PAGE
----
The importance of the cow to the Bharadvaja’s in particular and the Angirasas in general is exemplified by the fact that the only 3 verses dedicated to cows are authored by Bharadvaja Barhaspatya (RV 6.028), Vamadeva Gautama (RV 4.058) and Sabara (RV 10.169), all of whom are Angirasas. These hymns are known as the Go or Gauh Suktas (cow = gauh).
RV 6.028 as translated by Griffith is reproduced below:
THE Kine have come and brought good fortune: let them rest in the cow-pen and be happy near us. Here let them stay prolific, many-coloured, and yield through many morns their milk for Indra.
Indra aids him who offers sacrifice and gifts: he takes not what is his, and gives him more thereto. Increasing ever more and ever more his wealth, he makes the pious dwell within unbroken bounds.
These are ne’er lost, no robber ever injures them: no evil-minded foe attempts to harass them. The master of the Kine lives many a year with these, the Cows whereby he pours his gifts and serves the Gods.
The charger with his dusty brow o’ertakes them not, and never to the shambles do they take their way. These Cows, the cattle of the pious worshipper, roam over widespread pasture where no danger is.
To me the Cows seem Bhaga, they seem Indra, they seem a portion of the first-poured Soma. These present Cows, they, O ye Indra. I long for Indra with my heart and spirit.
O Cows, ye fatten e’en the worn and wasted, and make the unlovely beautiful to look on. Prosper my house, ye with auspicious voices. Your power is glorified in our assemblies.
Crop goodly pasturage and be prolific drink pure sweet water at good drinking places. Never be thief or sinful man your matter, and may the dart of Rudra still avoid you.
Now let this close admixture be close intermingled with these Cows, Mixt with the Steer’s prolific flow, and, Indra, with thy hero might.
Several verses shed light on the lifestyle of the Bharadvajas during the early Vedic period, the time period when this hymn was most likely composed.
As verse 1 indicates, the cattle were sheltered in separate cow-pens after their return from grazing at the end of the day. It was important that they were cared for – “happy near us”. Their breeding in prolific numbers would have mattered as well, given that the cattle were the “wealth” of these people. The cows would have been milked in the morning and the first yield was offered to Indra during the prayers at dawn.
Verse 6 further enforces the materialistic value that cows had, “Prosper my house, ye (the cows) with auspicious voices. Your power is glorified in our assemblies”.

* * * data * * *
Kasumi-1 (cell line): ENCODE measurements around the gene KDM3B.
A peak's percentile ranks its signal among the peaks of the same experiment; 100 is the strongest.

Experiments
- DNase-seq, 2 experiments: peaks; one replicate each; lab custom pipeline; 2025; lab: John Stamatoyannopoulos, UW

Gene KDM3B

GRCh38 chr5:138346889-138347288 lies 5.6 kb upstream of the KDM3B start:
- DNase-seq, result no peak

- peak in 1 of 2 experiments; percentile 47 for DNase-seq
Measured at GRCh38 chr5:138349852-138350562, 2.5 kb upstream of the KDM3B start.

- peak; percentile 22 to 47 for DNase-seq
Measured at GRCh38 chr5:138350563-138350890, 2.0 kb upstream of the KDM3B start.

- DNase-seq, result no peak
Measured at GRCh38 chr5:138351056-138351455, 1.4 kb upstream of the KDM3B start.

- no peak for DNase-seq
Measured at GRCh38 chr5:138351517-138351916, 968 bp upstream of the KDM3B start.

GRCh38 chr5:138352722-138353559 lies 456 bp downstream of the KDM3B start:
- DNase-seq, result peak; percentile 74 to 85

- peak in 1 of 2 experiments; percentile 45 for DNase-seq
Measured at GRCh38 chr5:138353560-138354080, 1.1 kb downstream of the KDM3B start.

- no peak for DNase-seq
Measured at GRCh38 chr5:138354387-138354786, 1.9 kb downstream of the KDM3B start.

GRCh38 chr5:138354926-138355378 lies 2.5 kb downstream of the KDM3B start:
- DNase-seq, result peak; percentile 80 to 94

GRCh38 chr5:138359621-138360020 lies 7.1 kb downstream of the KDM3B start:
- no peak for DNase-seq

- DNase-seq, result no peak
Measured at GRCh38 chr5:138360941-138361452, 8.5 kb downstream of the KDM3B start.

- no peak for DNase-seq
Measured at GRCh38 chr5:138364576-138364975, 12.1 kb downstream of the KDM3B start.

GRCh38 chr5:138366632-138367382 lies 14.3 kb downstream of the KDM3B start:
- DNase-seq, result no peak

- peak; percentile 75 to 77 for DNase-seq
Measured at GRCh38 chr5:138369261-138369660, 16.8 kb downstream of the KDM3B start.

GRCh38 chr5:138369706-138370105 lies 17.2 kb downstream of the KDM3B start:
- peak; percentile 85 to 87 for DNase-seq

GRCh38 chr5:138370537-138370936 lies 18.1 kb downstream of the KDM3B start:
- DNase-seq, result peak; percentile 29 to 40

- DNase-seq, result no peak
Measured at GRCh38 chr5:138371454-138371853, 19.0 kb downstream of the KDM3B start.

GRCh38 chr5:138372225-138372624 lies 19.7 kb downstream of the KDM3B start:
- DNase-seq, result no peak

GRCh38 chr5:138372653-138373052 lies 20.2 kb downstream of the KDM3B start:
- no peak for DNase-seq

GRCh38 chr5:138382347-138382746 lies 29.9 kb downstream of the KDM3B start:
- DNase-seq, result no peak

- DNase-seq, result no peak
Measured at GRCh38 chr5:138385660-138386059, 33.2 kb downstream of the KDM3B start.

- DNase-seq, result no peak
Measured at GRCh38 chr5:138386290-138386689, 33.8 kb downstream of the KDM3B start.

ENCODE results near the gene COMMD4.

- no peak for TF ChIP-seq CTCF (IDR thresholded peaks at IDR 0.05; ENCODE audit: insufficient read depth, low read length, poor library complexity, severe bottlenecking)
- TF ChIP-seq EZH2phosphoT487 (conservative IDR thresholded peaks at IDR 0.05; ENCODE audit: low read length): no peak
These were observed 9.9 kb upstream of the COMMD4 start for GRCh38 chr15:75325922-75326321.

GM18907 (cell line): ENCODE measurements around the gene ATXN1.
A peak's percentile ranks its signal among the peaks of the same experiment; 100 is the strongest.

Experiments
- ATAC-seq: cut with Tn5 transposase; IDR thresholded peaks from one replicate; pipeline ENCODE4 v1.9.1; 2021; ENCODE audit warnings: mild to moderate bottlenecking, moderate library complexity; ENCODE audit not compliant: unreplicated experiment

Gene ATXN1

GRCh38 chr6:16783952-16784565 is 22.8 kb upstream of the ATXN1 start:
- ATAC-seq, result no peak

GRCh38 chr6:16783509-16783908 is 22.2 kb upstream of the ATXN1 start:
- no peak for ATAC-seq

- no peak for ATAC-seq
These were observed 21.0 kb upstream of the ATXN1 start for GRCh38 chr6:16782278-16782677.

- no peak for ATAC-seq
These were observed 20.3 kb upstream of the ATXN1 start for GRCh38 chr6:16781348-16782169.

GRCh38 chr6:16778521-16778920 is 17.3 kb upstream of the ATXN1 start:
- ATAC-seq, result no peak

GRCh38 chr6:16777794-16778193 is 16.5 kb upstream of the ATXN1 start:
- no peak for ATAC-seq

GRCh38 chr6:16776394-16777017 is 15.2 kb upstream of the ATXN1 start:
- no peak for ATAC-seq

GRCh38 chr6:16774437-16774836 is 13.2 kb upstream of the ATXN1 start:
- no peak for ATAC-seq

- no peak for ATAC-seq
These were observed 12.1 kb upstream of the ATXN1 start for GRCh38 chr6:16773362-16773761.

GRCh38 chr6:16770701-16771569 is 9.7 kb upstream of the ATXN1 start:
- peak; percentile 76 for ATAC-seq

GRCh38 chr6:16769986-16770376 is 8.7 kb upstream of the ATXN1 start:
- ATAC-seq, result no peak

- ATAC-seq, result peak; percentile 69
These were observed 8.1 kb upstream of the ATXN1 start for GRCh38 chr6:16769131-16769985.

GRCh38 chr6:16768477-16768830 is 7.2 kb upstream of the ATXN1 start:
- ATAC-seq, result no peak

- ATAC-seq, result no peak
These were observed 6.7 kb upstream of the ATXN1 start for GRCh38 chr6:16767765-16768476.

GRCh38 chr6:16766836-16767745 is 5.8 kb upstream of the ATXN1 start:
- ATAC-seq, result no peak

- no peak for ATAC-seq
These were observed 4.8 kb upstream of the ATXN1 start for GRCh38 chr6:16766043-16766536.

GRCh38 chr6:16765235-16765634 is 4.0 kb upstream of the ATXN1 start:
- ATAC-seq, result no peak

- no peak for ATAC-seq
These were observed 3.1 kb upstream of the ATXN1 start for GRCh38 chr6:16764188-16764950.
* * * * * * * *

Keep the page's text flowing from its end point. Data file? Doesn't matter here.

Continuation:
Tending well to their cattle is paramount, as suggested by verse 7. The caretakers, made an effort to provide proper water, and guarded them from thieves and other that could cause them harm.
In Verse 3, it is clear that cattle rearing is an important activity even amongst the priestly class, indeed, for the general populace, this would have been a major occupation. “The master of the kine (cattle) lives many a year with these (the cows), whereby he pours his gifts (milk and ghee) and serves the Gods (during a sacrifice)”. In the same verse, their concern over protecting their wealth is conveyed. The Gods are propitiated that “These (the cows) are ne’er lost, no robber ever injures them: no evil-minded foe attempts to harass them”. And then again, in verse 4, “These Cows, the cattle of the pious worshipper, roam over widespread pasture where no danger is”.
The impact of dairy based diet is evident from verse 6, “O Cows, ye fatten e’en the worn and wasted, and make the unlovely beautiful to look on”.
However, it is verse 5 that raises the relation of the Bharadvajas with cows to an entirely new high – to the very divine. The cows are equated to the very highest of Vedic Gods – Bhaga, Soma and even Indra. The cows are seen as a manifestation of Indra and a this form of Indra is what the composer of the hymn longs for with his heart and spirit.
Verse 8, almost an adjunct is an Artharvanic charm – uttered when a mixture is administered to unwell cows or cows with issues with fertility.
In conjunction with RV 6.048.26 to 28, this is one more verse, where we see the Rig Vedic practice of raising important items, both animate and in-animate to a reverent, even divine status.